Numerous Distributed Denial of Service (DDoS) attacks exploit internet domain name servers (DNS)—which translate IP addresses into user-friendly website names. Through shifting DNS onto the blockchain, assets can be disseminated among numerous nodes, making it implausible for assailants to tamper with the database.
Blockchain presents an alternative route to enhanced security, a path less frequented and far less welcoming to cybercriminals. This method diminishes susceptibilities, delivers robust encryption, and verifies data ownership and integrity more efficiently. It may even obviate the necessity for certain passwords, often labeled as the weakest link in cybersecurity.
Blockchain employs a decentralized distributed ledger system instead of relying on a solitary trusted central authority. Via distributed ledger technology (DLT), transactions are recorded across each node in the network, presenting substantial impediments to cybercriminals seeking to observe, steal, or tamper with data. It is crafted to instill trust among participants in domains where trust is often elusive.
The collaborative consensus algorithm of blockchains allows for continuous monitoring of the ledger to detect unusual or malicious activity.
Blockchain networks proficiently utilize encryption and digital signatures, employing a public key infrastructure for:
● Validating alterations in configurations
● Authenticating devices
● Safeguarding communications
An infrastructure featuring asymmetric cryptographic keys and digital signatures frequently constitutes the bedrock of blockchain technology, ensuring the validation of data ownership and data integrity. In certain instances, these components negate the necessity for passwords, a common avenue through which cybercriminals illicitly gain access to accounts and networks.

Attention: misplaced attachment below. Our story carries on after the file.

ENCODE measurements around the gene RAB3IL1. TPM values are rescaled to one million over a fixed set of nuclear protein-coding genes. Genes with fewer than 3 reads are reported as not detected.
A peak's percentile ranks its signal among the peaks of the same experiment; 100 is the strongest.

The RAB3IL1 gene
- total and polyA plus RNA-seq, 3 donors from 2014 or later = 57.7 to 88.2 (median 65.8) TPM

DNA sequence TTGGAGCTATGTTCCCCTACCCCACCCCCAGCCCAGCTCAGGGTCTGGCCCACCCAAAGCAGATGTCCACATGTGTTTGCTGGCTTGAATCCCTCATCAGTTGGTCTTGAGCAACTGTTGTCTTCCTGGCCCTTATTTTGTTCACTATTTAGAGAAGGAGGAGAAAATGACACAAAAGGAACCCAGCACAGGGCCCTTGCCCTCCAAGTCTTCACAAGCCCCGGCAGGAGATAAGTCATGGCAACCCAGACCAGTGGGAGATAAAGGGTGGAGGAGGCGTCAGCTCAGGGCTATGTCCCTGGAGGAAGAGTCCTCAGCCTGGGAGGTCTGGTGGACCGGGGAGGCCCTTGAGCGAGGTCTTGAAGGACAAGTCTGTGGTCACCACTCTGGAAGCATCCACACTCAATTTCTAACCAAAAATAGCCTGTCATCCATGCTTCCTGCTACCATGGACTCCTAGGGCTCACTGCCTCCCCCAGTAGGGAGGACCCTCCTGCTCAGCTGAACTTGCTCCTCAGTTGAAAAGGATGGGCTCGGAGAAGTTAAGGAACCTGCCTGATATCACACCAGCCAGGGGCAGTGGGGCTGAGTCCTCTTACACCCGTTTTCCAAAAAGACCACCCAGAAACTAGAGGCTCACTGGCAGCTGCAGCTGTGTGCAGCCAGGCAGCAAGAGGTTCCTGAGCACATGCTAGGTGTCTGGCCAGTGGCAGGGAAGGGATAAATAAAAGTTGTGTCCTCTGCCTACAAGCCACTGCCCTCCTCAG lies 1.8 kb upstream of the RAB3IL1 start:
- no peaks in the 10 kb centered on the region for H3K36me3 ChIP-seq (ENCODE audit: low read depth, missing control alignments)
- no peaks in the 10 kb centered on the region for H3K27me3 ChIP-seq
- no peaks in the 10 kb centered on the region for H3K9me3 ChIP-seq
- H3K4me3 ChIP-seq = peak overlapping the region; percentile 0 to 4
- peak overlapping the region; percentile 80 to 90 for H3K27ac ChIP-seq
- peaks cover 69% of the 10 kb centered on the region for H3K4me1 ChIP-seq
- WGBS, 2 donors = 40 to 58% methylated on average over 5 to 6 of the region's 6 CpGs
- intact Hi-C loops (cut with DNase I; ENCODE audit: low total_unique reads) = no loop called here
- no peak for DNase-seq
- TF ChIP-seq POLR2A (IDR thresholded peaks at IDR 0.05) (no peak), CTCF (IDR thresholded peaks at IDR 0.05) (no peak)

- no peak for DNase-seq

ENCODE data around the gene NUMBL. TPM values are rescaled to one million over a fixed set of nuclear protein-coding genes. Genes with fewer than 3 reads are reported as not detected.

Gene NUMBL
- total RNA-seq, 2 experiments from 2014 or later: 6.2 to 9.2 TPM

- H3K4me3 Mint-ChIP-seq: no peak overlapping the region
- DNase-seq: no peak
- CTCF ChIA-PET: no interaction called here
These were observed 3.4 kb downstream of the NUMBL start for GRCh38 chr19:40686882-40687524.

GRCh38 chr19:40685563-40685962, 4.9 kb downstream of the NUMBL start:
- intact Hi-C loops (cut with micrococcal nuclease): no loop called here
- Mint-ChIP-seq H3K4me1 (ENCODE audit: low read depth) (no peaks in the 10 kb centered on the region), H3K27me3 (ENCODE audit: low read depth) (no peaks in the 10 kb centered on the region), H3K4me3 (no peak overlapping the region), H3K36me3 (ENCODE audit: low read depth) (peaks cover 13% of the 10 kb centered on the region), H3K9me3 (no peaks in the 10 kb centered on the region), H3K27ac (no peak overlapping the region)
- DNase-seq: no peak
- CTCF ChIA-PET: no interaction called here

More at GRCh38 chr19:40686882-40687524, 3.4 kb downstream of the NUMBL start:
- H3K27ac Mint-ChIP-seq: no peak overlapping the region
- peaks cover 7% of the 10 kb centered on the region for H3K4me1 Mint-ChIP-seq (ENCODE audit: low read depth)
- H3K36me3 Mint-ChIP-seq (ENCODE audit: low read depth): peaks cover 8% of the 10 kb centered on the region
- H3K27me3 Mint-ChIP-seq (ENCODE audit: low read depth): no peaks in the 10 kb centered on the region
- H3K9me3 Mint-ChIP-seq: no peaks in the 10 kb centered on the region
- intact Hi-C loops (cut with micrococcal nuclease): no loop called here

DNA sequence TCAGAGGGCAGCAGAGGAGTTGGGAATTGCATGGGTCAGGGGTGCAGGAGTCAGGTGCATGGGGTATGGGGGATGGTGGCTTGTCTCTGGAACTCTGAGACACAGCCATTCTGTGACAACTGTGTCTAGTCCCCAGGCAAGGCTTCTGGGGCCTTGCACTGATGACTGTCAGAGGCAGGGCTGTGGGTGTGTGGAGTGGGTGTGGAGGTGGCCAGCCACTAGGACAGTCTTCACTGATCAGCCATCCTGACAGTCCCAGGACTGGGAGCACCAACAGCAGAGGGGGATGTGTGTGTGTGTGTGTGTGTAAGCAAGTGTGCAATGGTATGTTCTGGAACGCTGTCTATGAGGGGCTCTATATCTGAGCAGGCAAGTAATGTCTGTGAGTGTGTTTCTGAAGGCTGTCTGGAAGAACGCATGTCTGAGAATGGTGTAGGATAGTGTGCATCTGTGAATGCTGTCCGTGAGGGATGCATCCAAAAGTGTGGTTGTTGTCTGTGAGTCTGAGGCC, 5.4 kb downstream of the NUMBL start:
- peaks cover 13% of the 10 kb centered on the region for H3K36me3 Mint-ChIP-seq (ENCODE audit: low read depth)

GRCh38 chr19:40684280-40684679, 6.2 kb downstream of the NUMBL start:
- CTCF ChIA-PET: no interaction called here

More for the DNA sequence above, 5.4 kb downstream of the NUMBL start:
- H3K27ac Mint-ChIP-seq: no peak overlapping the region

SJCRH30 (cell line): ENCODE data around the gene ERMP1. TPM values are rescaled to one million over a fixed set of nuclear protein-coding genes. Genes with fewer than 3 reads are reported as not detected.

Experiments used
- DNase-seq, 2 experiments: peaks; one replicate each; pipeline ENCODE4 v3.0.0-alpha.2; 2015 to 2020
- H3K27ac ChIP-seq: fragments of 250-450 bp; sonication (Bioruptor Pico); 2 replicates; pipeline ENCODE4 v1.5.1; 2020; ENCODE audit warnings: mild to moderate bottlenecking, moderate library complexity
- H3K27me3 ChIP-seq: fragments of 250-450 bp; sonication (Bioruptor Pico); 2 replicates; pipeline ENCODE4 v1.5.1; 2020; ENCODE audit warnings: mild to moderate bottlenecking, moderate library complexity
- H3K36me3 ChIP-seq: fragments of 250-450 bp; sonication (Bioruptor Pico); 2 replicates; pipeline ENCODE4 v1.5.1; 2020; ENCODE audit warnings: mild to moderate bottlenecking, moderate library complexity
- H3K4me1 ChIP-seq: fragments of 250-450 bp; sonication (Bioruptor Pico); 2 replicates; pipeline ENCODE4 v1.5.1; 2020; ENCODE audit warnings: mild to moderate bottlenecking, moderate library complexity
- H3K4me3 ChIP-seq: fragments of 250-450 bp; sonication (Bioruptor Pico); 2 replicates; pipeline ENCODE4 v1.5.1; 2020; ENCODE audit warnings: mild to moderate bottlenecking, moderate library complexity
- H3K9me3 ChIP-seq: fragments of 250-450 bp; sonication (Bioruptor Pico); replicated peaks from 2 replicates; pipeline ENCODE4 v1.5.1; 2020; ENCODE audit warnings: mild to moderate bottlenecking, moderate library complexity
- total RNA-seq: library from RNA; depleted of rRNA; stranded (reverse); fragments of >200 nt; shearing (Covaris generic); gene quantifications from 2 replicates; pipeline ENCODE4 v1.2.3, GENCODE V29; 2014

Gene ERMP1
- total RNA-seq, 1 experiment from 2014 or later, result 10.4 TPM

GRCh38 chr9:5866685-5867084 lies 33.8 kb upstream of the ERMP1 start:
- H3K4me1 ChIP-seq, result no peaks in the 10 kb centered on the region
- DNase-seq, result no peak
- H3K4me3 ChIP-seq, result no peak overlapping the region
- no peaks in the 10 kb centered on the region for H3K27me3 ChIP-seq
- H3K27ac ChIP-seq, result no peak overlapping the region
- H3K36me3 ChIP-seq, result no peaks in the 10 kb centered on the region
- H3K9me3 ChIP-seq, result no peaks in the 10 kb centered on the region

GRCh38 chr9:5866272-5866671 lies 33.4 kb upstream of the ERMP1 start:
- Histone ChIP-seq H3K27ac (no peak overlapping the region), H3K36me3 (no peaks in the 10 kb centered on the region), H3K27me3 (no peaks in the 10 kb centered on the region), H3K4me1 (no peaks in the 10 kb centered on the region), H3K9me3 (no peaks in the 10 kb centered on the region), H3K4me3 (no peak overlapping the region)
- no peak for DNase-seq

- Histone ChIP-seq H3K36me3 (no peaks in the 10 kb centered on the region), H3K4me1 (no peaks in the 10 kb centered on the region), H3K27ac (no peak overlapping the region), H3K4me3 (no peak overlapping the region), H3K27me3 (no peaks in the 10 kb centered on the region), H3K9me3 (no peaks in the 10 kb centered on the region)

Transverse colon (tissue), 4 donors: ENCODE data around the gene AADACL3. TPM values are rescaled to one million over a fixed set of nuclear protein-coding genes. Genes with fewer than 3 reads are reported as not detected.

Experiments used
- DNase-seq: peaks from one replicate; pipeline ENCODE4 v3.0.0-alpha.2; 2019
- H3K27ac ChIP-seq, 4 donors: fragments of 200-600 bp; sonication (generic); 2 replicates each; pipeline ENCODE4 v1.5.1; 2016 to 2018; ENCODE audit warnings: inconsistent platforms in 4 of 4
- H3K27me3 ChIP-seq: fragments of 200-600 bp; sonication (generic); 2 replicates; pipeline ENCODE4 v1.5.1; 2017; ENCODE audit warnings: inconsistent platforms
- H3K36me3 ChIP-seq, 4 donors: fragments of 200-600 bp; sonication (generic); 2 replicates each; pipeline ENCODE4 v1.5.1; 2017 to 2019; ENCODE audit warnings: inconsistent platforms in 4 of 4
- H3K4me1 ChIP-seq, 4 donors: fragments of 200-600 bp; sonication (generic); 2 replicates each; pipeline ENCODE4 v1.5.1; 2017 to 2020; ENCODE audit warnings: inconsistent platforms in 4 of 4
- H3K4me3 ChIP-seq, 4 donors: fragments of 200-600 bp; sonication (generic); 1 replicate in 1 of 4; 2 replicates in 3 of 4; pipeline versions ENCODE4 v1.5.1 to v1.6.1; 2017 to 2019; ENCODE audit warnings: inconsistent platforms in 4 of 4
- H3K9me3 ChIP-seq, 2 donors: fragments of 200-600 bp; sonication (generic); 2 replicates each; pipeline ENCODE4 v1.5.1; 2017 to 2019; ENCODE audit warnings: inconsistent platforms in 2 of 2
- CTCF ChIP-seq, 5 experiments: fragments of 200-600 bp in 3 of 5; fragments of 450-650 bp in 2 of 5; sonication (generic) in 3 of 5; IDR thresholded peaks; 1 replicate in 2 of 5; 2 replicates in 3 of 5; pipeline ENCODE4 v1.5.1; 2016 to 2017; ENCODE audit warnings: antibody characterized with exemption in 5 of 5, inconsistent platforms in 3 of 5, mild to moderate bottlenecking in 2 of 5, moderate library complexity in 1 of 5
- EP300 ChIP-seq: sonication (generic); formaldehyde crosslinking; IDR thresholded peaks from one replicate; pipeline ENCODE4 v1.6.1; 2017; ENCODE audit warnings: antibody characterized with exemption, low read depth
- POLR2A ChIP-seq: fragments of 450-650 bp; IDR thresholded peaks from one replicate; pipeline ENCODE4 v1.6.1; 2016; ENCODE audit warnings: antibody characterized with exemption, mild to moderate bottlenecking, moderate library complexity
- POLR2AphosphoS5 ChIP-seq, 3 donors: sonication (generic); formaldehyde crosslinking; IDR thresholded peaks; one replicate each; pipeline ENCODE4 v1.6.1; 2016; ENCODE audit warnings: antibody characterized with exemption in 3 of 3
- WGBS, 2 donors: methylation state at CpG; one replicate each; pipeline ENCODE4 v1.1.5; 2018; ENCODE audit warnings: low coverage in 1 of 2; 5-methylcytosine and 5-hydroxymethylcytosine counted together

A blockchain ledger remains invulnerable to alterations. If an entry contains an error, it can solely be rectified by initiating another transaction, resulting in the preservation of both transactions.
With an expanding array of applications across various sectors, Internet of Things (IoT) devices often fall prey to cybercriminals due to their inherent vulnerabilities. Blockchain offers enhanced protection for users of IoT devices.
A Distributed Denial of Service (DNS) attack seeks to inundate a server with requests, typically targeting a focal point, such as an IP address or a limited group of IP addresses.
Nonetheless, a blockchain-based domain name system (DNS) can eliminate that singular focal point, effectively neutralizing this cyber threat.
While blockchain's transparency stands as a primary advantage, with all participants able to view immutable transactions, a permissioned blockchain network permits solely trusted networks to observe or engage in transactions. This can be accomplished with minimal governance.
Moreover, blockchain lacks the conventional targets sought by cybercriminals, rendering it more challenging for them to gain unauthorized access through privacy rule exploitation.
Smart contracts, which consist of predefined rules stored on the blockchain, trigger transactions upon the fulfillment of specified conditions. This automated process enhances payment convenience. Blockchain remains secure due to rigorous testing of its components for authentication, data security, access control, and validation of business logic.
Using the Blockchain framework's infrastructure, it is very easy to prevent data thefts and cyber security attacks in IoT devices and networks. Additionally, Blockchain can be used to secure IoT systems that are frequently prone to data breach. Using this framework we can protect cloud computing/ storage systems which are also vulnerable to malicious attacks.